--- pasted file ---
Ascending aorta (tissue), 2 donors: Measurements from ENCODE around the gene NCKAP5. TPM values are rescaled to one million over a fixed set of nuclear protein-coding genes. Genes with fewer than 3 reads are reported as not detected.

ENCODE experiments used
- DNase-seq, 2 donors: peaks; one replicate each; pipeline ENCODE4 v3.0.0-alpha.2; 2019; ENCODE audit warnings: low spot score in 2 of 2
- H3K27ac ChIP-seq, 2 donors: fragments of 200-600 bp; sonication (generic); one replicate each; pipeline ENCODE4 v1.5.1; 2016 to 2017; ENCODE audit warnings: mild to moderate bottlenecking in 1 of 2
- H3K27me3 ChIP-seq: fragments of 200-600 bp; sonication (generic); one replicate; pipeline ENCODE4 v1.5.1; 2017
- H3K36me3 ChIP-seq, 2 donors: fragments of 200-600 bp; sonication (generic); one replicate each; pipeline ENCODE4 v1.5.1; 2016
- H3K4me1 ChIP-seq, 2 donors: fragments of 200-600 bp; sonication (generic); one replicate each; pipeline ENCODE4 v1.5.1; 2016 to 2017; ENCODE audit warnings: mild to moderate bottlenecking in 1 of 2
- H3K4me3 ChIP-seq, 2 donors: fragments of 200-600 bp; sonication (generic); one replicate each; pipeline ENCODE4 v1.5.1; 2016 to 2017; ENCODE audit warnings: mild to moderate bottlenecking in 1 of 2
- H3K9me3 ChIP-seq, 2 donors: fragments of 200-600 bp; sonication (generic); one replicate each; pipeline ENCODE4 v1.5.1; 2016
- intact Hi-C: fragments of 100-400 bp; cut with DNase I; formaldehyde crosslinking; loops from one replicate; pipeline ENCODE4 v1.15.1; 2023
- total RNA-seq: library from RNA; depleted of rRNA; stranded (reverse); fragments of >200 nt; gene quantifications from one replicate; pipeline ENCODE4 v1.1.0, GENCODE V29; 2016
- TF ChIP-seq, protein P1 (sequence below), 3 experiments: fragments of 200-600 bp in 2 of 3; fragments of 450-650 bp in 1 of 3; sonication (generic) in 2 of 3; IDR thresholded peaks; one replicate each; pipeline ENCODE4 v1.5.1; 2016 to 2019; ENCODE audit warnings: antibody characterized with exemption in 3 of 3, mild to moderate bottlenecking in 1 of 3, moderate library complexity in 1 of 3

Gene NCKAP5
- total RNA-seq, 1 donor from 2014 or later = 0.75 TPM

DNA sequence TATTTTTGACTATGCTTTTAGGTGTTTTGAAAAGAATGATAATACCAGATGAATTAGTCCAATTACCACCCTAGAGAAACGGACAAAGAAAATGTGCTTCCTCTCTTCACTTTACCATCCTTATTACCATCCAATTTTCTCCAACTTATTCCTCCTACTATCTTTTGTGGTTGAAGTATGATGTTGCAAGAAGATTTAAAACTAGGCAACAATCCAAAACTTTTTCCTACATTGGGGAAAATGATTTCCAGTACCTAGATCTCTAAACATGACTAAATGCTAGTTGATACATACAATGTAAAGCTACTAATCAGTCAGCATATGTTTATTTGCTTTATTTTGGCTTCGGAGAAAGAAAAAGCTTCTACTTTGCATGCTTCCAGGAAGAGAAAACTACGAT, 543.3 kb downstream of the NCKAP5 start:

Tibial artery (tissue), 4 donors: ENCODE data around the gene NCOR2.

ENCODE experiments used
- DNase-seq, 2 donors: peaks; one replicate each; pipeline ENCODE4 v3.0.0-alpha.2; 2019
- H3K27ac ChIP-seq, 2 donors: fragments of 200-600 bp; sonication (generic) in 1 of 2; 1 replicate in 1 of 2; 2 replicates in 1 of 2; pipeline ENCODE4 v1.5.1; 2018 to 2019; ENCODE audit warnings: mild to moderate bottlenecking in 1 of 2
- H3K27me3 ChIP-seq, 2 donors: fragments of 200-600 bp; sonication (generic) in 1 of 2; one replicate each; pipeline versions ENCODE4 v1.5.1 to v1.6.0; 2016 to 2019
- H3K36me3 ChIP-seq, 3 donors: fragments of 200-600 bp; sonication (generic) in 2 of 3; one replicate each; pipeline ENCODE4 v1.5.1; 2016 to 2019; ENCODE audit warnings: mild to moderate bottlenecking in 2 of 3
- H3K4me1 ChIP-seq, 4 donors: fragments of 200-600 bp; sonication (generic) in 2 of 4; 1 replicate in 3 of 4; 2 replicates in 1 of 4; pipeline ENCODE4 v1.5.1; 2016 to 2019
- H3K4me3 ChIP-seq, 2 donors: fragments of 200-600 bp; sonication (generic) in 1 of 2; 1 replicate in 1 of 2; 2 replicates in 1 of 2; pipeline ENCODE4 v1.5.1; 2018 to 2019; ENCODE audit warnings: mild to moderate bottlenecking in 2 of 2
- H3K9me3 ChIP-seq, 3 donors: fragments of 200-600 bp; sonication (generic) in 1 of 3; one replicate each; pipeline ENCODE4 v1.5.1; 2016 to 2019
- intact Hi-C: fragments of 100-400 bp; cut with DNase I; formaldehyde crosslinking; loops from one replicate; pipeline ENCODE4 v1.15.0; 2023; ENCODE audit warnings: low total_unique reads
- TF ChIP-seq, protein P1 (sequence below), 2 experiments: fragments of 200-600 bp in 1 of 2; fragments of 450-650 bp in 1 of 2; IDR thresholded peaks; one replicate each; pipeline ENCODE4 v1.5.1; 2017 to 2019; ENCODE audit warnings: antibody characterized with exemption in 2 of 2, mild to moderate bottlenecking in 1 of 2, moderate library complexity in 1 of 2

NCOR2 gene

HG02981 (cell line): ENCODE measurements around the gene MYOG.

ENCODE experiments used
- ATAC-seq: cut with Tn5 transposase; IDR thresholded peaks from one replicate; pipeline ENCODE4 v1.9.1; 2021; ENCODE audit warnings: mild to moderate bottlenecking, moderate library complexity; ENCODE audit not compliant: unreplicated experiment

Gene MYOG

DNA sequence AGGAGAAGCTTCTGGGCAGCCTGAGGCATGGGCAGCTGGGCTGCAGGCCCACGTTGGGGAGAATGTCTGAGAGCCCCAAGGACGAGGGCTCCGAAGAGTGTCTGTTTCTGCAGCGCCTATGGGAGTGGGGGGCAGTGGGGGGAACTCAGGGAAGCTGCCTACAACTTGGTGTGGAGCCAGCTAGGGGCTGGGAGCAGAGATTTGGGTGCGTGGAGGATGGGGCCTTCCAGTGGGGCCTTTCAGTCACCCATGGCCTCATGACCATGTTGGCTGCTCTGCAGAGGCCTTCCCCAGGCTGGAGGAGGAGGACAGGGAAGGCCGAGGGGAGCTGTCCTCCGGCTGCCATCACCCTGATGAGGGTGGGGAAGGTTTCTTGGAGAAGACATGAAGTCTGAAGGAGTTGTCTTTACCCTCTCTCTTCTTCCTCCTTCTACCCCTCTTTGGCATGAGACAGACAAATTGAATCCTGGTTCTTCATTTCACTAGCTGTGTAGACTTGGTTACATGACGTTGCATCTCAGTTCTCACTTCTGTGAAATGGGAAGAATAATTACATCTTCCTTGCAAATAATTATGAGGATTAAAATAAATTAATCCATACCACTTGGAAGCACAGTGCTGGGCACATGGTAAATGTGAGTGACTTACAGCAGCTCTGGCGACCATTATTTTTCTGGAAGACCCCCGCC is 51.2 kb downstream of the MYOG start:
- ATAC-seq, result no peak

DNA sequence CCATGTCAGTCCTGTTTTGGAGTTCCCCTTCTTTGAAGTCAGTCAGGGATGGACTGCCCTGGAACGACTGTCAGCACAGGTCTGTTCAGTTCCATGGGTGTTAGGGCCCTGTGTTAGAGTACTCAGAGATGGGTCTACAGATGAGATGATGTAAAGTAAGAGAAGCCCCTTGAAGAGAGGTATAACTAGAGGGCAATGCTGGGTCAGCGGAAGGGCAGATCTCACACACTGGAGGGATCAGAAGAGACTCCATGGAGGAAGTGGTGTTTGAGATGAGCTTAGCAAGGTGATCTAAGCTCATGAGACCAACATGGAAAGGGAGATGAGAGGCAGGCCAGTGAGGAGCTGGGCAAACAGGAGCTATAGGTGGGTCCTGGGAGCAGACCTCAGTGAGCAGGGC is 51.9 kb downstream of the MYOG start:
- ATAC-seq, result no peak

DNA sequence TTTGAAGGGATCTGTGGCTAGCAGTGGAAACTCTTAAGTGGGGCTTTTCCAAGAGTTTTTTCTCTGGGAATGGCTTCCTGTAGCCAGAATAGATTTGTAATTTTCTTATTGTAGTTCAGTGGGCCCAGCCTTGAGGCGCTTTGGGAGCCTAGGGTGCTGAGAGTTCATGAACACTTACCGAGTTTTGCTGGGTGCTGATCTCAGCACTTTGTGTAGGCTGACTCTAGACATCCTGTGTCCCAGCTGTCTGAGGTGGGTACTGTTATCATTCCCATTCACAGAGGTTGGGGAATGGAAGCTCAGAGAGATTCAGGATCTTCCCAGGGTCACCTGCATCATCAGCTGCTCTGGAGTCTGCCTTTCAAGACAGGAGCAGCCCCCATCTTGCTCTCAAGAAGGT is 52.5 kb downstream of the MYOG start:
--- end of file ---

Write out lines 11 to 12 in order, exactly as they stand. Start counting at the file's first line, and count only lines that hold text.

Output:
- total RNA-seq: library from RNA; depleted of rRNA; stranded (reverse); fragments of >200 nt; gene quantifications from one replicate; pipeline ENCODE4 v1.1.0, GENCODE V29; 2016
- TF ChIP-seq, protein P1 (sequence below), 3 experiments: fragments of 200-600 bp in 2 of 3; fragments of 450-650 bp in 1 of 3; sonication (generic) in 2 of 3; IDR thresholded peaks; one replicate each; pipeline ENCODE4 v1.5.1; 2016 to 2019; ENCODE audit warnings: antibody characterized with exemption in 3 of 3, mild to moderate bottlenecking in 1 of 3, moderate library complexity in 1 of 3